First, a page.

The game had a feature called the “friend pass” which allowed both players to play the game even if only one person bought it. The implication of the “friend pass” brought a welcoming nostalgia of my friend’s living room even though we were in separate houses. The presentation of the game maintained a split-screen dynamic even when you played online. The emphasis on teamwork never becomes stale, as every stage introduces new powers as well as a myriad of colorful characters. 

My friend and I were transplanted into a scintillating wonderland. We saw moon boot powers and a space baboon archenemy, magneto nails and a sentient toolbox, tree sap machine guns and talking squirrels, and so much more. It Takes Two seamlessly transplants a child’s imagination into over joyous gameplay that blossoms with creativity. Even with the prominence of teamwork in the foreground, the one portion of the game that stole the cake for me was the integration of mini-games.

Mini-games allowed for a break in the action, as teamwork transformed into competition. The main objective of becoming humans again was pushed aside for an intense battle of whack-a-mole where one player was the mole and the other was the hammer, shuffleboard on ice as each new round involved different terrain, and volleyball on floating clouds. There are 25 mini-games sprinkled throughout the levels with each piece being a figment of a child’s imagination. And the beauty of a child’s imagination is that they can make any game fun.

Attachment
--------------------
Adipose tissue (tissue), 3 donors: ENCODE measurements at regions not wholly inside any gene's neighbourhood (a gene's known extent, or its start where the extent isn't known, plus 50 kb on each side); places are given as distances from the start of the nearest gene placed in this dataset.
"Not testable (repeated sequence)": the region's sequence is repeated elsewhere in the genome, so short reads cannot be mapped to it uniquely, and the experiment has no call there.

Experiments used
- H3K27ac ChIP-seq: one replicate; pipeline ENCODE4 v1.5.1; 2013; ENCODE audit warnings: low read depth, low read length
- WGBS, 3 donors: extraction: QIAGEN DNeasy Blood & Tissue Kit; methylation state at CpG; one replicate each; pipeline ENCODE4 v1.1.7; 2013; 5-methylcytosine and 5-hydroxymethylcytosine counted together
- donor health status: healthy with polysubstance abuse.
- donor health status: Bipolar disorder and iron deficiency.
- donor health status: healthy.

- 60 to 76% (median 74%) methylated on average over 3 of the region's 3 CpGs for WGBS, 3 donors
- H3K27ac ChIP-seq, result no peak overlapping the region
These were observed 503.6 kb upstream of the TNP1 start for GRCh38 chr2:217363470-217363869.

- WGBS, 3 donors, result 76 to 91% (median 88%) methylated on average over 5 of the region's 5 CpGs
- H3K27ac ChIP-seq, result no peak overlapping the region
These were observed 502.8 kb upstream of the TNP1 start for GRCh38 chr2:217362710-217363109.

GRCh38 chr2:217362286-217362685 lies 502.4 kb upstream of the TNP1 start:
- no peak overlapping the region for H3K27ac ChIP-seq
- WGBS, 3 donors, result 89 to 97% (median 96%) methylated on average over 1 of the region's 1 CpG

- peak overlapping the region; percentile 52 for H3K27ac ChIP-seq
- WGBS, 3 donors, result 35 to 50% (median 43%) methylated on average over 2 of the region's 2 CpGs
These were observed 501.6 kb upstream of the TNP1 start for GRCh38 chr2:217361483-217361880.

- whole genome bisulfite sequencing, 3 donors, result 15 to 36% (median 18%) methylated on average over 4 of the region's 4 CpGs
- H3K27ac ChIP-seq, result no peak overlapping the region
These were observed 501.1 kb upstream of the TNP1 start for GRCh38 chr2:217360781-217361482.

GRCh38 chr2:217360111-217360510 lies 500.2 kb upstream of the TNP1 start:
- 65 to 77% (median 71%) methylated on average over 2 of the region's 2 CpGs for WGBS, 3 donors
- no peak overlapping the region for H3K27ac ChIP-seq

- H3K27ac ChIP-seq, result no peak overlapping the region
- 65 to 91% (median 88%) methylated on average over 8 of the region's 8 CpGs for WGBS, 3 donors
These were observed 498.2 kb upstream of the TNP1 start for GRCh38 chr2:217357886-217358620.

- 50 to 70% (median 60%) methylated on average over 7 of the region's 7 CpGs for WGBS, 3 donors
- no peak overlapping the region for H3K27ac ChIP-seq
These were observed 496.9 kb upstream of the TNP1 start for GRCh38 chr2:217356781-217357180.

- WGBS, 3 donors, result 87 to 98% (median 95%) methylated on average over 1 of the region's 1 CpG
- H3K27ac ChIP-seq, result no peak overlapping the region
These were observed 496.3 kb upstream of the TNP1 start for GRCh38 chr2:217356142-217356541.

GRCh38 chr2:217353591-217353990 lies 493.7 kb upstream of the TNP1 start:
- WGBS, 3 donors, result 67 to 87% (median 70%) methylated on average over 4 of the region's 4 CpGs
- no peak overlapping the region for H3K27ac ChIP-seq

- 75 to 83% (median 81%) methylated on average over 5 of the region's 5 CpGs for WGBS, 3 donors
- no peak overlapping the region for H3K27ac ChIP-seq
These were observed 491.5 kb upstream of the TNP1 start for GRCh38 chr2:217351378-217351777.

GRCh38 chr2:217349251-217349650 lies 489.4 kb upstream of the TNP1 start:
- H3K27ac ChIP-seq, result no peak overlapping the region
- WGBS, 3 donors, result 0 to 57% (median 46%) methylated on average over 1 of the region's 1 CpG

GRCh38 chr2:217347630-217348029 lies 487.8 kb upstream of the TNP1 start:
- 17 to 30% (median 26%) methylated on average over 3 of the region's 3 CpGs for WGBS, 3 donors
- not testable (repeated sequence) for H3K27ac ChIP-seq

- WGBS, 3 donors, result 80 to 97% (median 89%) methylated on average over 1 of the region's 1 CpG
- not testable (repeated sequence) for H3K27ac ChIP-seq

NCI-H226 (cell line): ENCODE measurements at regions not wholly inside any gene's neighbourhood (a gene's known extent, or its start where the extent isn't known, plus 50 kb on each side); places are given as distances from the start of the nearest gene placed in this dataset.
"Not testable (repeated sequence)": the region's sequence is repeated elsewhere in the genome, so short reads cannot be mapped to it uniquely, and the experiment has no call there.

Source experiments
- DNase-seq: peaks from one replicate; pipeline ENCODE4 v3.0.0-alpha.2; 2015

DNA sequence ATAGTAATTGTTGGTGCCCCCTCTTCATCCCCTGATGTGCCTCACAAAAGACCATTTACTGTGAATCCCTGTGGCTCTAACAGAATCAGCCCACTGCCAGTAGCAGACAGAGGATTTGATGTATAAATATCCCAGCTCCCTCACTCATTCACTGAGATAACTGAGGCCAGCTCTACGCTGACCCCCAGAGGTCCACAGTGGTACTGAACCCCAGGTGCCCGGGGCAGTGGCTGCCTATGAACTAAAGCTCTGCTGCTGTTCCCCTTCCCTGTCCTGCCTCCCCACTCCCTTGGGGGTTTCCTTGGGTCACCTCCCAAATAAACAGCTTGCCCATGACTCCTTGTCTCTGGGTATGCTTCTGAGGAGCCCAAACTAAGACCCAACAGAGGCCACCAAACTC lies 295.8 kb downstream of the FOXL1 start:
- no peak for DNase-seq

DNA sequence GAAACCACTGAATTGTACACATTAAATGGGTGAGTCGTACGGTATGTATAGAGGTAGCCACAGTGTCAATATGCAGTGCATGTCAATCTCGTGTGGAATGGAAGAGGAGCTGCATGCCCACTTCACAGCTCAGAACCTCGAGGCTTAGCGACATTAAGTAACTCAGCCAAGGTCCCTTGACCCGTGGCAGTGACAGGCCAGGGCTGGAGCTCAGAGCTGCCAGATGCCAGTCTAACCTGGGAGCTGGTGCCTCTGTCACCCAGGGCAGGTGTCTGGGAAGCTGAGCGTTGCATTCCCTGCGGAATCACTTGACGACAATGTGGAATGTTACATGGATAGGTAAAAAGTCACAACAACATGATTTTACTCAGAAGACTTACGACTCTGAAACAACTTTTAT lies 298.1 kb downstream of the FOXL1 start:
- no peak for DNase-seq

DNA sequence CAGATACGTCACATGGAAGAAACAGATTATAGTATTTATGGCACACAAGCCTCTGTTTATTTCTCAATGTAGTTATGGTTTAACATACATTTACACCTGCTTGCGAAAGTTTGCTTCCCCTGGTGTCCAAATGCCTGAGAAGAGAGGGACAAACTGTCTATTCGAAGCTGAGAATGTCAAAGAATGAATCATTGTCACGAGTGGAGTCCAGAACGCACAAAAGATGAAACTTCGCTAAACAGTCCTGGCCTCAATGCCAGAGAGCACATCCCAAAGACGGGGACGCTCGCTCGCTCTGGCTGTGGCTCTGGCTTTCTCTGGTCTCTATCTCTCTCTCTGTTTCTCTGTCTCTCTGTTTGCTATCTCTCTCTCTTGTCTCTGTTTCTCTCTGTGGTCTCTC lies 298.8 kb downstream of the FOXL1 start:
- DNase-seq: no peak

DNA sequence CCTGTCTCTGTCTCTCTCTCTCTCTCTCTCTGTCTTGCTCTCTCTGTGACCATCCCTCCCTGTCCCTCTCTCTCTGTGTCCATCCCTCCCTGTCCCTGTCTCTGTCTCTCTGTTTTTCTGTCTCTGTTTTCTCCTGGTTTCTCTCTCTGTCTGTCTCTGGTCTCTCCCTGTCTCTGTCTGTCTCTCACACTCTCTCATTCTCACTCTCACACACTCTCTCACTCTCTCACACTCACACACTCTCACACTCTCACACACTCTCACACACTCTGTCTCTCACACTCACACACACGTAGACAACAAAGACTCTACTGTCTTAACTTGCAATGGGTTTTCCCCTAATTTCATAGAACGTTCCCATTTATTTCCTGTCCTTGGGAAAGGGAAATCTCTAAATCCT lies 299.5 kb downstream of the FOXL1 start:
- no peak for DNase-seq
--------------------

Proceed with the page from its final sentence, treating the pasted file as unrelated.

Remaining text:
Cody and May falling from an explosion

Final Thoughts and the Future of Couch Co-op

Online netcode is only going to improve as more resources will be poured in for better servers and updated software. Ultimately, this should create a more seamless experience when playing online. As such, this brings up the argument regarding the necessity of local co-op modes as some triple-A manufacturers don’t provide an option for it anymore. This omission is surprising given it was a mainstay a couple of generations ago. 

Does that mean the high-fives after executing a signature play in “Beach Volley Folly” in Mario Party 4, the puffed-up chest of posterizing your homie in NBA Street, or the executed “Let’s Go’s” after playing Army of Two’s campaign will begin to fade from our gaming vernacular? 

Not necessarily. With commercial success reaching games like Cuphead, Gang Beasts, and It Takes Two, local/couch co-op will remain persistent for many future generations. People long for a sense of interaction and connectivity among others, meaning that the appeal of couch co-op will always persevere. This lends way for innovation. The essence of couch co-op, playing to have fun rather than to win, will always be a central component for any gamer, young or old.